November 23, 2014

Indian Grinding Rock State Historic Park

Last week, we decided to indulge in our, or should I say my, yearning for an autumn road trip.  Our destination was the Indian Grinding Rock State Historic Park, which is located in the Sierra Nevada foothills.  Called Chaw'se, the indigenous Miwok Indian word for "grinding rock," this small state park preserves the largest collection of bedrock mortars in North America, displaying over 1,000 mortar holes.  Grinding rocks were used by American Indians to grind acorn and seeds into meal for consumption.

The day we visited was cold and rainy--otherwise known as perfect autumn weather.  Golden leaves were plentiful underfoot; a sweet arboreal scent of wet bark, dying fallen leaves, and earthy dirt mixed with the lingering foothill air, which was made salubrious with a slow, steady rain. 

Largest outcropping

Three traditional structures

Nestled among large, spindly oak trees are three-to-four small limestone outcroppings, with an additional outcropping (the largest one) in the middle of it all.  The huge mortar display spans beyond the walking distance between the three traditional structures shown above.  To give you a perspective, the structures, which were built around the 1960s when the historic site became a state park, could easily fit five people inside comfortably standing or sitting.  Interestingly enough, the inside of these traditional structures was completely waterproof beyond the entrance, but then we didn't visit during a torrential downpour.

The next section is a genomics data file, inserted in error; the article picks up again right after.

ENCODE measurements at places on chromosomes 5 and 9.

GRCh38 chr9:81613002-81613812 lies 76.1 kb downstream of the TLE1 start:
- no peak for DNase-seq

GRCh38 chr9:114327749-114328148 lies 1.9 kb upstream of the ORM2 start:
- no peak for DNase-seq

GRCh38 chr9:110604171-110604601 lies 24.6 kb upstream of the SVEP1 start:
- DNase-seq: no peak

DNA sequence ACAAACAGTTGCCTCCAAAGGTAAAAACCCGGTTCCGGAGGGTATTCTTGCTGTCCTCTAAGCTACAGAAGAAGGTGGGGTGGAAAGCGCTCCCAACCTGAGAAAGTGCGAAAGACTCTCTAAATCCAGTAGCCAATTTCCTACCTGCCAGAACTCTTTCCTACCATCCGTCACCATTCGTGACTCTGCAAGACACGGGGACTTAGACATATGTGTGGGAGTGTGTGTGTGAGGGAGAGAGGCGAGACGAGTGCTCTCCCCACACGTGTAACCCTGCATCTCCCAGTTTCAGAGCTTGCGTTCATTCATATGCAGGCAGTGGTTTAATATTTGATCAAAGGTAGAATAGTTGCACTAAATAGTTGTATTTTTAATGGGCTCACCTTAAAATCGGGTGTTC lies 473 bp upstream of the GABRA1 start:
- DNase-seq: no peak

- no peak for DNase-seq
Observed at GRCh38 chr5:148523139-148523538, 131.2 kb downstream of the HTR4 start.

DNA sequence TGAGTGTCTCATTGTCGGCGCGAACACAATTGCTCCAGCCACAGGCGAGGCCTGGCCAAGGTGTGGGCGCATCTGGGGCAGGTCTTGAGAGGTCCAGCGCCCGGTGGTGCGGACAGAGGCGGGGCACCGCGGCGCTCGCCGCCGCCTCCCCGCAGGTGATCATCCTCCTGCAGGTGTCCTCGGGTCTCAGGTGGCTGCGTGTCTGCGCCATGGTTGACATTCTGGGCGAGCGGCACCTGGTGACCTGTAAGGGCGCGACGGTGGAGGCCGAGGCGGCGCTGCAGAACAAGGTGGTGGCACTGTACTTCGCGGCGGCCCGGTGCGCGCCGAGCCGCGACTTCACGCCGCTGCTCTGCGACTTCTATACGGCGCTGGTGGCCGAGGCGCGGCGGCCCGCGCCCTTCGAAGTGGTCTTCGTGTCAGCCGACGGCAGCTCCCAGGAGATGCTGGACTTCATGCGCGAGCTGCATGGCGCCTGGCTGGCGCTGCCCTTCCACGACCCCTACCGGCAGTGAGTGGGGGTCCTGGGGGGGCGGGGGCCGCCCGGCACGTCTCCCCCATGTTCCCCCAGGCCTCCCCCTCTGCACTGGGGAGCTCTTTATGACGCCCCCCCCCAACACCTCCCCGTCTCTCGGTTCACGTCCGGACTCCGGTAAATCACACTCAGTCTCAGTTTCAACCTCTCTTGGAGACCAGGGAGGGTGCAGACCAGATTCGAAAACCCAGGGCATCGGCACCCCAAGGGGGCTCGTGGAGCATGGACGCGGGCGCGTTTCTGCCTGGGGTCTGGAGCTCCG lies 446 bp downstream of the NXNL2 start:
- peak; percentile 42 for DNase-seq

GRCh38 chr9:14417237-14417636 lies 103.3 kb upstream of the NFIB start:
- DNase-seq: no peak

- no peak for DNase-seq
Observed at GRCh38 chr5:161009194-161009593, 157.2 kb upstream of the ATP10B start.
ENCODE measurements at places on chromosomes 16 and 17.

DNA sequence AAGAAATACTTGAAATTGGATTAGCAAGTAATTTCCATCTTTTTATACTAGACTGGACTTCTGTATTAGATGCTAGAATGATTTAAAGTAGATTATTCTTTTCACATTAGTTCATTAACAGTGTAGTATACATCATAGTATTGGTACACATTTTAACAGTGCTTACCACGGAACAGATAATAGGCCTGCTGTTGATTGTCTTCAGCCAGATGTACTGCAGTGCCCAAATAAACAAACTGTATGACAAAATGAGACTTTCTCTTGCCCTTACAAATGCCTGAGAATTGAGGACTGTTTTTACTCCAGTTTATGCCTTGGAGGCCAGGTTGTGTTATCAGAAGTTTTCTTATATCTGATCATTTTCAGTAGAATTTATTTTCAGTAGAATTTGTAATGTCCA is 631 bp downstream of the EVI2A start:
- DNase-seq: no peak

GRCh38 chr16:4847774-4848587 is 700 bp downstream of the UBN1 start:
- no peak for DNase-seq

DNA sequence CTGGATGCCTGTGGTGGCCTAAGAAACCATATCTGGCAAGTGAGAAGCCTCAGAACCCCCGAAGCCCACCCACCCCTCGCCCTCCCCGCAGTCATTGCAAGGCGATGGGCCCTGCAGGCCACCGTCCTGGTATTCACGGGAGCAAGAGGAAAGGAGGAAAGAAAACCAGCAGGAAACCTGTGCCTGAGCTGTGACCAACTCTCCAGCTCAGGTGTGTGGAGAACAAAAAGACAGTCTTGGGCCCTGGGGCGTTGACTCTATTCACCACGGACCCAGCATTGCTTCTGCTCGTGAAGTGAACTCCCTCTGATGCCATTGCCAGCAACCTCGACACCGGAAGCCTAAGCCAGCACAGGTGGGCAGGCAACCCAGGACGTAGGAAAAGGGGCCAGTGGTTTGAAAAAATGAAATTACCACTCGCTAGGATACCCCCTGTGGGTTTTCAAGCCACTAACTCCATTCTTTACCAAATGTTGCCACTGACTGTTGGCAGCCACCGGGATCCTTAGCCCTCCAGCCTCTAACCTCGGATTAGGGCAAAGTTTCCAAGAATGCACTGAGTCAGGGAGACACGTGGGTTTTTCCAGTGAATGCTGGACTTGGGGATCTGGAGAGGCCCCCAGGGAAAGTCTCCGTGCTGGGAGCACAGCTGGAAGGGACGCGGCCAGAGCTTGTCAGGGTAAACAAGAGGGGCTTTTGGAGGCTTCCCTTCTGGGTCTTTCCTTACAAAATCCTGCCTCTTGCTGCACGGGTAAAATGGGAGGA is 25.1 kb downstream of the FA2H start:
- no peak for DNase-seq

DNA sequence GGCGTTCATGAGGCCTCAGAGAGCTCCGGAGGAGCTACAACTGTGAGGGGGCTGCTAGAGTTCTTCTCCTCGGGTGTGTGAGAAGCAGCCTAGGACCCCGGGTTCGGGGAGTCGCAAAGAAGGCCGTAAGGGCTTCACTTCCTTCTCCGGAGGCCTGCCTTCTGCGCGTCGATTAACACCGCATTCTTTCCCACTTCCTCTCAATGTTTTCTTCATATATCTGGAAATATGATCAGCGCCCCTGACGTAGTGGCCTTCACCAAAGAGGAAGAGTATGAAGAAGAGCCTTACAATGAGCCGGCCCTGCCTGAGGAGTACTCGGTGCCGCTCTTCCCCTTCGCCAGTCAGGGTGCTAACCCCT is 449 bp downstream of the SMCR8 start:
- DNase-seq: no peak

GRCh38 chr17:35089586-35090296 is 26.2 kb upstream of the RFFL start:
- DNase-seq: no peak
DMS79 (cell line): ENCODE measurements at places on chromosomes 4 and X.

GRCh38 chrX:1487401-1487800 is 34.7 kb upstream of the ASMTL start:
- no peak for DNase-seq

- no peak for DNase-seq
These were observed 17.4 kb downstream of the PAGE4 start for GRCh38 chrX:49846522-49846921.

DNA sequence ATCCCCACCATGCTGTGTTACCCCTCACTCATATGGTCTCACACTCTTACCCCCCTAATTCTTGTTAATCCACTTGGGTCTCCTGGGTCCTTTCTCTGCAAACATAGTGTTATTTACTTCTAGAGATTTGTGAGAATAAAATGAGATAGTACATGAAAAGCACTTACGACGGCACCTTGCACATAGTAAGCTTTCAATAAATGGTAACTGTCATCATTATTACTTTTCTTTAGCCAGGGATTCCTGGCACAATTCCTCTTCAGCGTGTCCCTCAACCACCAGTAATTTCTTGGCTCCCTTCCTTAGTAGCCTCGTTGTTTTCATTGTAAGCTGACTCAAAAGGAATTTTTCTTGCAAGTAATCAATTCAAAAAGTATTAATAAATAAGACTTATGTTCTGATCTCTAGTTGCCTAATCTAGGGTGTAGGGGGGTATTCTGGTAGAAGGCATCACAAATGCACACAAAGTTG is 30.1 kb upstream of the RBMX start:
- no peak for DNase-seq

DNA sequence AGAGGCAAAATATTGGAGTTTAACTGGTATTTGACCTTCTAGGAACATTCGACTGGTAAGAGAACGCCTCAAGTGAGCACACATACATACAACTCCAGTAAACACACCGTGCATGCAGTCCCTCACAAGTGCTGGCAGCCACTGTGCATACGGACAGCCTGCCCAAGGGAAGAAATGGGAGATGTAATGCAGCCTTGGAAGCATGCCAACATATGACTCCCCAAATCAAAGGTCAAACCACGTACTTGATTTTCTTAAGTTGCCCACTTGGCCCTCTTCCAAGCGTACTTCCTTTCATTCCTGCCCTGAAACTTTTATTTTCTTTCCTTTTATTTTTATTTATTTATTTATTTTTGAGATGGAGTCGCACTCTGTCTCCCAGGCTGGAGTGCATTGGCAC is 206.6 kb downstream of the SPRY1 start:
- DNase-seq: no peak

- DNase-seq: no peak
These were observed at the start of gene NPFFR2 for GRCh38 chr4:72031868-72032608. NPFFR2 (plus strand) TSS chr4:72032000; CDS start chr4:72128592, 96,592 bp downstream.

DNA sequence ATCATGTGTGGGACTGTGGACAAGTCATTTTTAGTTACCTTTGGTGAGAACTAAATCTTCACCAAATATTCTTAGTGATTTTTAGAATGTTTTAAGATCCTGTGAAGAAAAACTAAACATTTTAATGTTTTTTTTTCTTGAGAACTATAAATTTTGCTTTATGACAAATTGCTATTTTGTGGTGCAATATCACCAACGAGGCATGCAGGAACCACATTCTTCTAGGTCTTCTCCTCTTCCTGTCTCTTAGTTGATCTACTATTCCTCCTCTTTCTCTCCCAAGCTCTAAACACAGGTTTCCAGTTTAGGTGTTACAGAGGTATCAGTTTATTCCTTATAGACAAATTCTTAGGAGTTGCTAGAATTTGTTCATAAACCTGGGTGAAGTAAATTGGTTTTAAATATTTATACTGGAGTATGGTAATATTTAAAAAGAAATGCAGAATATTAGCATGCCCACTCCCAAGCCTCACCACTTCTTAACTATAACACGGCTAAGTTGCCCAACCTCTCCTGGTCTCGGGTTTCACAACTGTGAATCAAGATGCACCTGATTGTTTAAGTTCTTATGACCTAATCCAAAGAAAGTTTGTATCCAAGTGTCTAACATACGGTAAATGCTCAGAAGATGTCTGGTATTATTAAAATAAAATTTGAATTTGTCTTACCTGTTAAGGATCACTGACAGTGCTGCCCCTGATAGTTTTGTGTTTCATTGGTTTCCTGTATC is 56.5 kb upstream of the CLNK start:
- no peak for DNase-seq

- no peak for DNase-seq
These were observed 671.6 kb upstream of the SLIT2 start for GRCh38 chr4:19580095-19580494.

More quaint and humble than other California State Parks, the Indian Grinding Rock State Historic Park has only two hiking trails, both shorter than a mile long.  The main attraction here is, of course, the grinding rock itself.  A small American Indian museum is also on-site, but was unfortunately closed when we visited.

I could only imagine the everyday significance that this physical location held for Miwoks and perhaps other local Indian tribes.  A communal place to gather, cook, and converse, this site was an everyday cultural hub, at least for the tribe's womenfolk.  Although the place is now quiet and still, there remains a positive, flowing energy about it that unabatedly lingers steady and strong.

No comments: